Plastic is a valuable and useful raw material that is suitable for reuse. The reutilisation of plastics has come on in leaps and bounds in Finland.

Recycling is a general term for a process aimed at the reutilisation of materials that have already been in use. In the recycling of plastics, this process covers the collection of plastic materials (logistics), sorting of material for further processing (sorting) and then either reutilisation as material (material recycling) or use in energy production (incineration). The most commonly used plastics are divided into material classes, which are shown in the picture on the right. This classification can be used as assistance in the collection of plastics for recycling.

The EU’s waste management hierarchy breaks this process down into four parts, also known as the 4 Rs:

  • Reduction
  • Reuse
  • Recycling
  • Recovery

In the use of plastics, the amount of material used has been successfully reduced over the past few decades, with some products becoming up to 70% lighter. Plastic can be used to make products with a service life of decades or even centuries. It is also ideal for recycling because its processing does not require large quantities of energy. Plastic’s energy content is close to that of oil, which means that it can be incinerated to generate electricity or heat.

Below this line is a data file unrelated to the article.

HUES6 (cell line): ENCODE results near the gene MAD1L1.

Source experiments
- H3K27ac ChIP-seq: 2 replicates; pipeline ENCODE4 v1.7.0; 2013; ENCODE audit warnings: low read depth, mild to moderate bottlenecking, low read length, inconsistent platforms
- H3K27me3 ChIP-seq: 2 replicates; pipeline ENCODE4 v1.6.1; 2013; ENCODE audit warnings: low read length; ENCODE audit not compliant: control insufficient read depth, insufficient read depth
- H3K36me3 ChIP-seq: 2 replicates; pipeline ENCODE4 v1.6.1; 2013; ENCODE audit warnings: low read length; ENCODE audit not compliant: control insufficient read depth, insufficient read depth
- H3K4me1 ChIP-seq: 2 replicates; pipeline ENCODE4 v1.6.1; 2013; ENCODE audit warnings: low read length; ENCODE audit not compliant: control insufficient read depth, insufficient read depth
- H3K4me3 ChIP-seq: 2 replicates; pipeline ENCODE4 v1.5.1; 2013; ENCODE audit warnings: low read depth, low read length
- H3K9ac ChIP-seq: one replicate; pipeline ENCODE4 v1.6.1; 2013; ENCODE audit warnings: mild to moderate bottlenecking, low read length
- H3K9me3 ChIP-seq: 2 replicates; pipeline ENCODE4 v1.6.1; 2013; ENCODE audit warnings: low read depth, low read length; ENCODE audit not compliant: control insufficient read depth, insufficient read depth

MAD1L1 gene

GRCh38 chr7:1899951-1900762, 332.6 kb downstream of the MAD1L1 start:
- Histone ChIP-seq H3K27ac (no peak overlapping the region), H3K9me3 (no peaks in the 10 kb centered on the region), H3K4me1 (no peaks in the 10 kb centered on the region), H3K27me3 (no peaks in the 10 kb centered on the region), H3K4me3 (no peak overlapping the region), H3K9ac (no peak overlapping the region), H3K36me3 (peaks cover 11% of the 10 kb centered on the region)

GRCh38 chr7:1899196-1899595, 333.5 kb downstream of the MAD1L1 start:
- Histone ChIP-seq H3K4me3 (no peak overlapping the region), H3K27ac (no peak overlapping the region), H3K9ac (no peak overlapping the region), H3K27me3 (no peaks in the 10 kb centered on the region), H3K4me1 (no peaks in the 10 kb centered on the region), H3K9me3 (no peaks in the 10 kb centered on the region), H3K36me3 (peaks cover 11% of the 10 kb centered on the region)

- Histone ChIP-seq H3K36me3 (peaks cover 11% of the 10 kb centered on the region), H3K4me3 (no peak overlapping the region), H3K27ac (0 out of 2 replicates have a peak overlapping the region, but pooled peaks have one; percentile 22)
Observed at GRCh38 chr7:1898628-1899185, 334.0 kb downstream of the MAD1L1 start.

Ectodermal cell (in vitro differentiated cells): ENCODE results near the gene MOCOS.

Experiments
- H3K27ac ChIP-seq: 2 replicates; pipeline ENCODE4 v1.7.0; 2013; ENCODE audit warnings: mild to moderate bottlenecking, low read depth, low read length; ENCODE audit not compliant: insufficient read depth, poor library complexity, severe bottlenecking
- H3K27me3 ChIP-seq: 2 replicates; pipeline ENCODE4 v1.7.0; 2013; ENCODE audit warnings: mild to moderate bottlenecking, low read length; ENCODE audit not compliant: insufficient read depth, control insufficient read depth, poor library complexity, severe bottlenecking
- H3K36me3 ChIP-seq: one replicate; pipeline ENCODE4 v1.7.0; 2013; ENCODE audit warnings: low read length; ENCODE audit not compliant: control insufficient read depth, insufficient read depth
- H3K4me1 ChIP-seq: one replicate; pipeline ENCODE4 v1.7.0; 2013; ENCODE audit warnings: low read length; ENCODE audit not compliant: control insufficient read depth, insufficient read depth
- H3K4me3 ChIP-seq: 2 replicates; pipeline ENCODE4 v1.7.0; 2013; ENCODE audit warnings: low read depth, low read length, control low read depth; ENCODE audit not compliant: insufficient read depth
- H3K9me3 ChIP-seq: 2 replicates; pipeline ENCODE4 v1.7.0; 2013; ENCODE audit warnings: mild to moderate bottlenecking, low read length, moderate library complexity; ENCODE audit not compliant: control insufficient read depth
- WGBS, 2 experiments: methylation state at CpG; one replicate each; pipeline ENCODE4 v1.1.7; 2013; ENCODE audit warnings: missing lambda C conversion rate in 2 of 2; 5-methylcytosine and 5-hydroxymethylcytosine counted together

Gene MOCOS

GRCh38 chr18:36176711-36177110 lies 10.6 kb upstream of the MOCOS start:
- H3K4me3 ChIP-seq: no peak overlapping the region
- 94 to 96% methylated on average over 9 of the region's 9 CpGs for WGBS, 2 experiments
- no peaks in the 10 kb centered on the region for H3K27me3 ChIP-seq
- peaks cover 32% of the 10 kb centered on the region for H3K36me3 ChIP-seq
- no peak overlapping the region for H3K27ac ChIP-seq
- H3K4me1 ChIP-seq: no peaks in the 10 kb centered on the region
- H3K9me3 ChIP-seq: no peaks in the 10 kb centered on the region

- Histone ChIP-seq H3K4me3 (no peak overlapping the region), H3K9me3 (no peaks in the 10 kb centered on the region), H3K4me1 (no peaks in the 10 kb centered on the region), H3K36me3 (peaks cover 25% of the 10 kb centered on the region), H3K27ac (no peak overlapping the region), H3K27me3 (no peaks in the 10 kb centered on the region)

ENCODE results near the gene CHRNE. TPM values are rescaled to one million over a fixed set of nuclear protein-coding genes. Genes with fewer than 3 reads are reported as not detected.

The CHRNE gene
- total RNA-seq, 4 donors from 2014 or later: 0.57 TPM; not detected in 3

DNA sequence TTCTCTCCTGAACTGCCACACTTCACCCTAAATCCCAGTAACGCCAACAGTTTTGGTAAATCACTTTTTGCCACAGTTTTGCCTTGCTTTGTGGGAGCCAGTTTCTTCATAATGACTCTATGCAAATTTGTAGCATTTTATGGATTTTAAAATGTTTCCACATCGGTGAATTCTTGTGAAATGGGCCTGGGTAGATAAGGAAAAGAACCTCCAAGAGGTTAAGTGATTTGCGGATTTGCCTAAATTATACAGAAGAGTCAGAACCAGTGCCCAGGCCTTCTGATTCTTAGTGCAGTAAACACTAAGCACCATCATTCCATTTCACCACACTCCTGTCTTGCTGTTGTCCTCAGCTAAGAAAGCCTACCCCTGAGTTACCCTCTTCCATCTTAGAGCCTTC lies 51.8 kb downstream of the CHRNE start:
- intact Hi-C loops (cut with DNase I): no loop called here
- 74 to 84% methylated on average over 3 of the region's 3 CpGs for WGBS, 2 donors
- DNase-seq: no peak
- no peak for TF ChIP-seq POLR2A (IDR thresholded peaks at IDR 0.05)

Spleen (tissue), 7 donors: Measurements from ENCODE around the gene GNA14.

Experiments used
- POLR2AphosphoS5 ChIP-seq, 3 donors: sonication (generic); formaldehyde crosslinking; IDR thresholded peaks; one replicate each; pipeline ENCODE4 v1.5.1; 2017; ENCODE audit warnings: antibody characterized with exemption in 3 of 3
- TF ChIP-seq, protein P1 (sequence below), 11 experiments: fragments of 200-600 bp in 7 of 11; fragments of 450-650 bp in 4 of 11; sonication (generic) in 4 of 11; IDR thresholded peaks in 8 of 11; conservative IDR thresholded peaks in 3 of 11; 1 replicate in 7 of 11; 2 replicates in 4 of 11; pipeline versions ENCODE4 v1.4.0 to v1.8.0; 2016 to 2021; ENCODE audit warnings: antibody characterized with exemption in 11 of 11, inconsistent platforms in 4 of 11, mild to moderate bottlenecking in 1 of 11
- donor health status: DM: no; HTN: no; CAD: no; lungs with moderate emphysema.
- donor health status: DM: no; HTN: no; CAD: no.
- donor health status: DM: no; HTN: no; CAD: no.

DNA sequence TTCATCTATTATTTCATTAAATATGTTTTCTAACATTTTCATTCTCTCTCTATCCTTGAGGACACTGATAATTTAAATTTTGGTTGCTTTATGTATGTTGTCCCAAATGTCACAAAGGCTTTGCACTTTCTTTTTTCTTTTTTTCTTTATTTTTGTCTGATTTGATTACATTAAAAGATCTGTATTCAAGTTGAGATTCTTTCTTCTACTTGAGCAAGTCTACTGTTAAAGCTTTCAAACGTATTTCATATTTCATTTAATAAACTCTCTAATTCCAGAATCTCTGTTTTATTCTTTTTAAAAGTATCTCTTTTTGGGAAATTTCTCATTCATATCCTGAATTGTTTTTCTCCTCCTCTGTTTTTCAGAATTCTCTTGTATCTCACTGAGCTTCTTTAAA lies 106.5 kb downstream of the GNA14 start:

Plastic is suitable for recycling. Therefore, it is important that recycling in the plastic sector is made cost-efficient and effective.

Waste must always be processed and managed, regardless of its type. Plastic must not be disposed of in nature. Because plastic products are affordable, consumers who are not motivated by environmental values may be more inclined to throw away plastic products instead of recycling them appropriately. Plastic in itself does not cause environmental problems. In contrast, the appropriate use of plastics can help solve numerous problems. Plastic can be used to make functional wastewater systems, prolong the shelf life of products, and to cultivate plants using less water and fewer pesticides.

Plastic remains a valuable raw material even after a product has reached the end of its service life. Almost all plastic waste can be used as material or in energy production.

Source: Finnish Plastics Industries Federation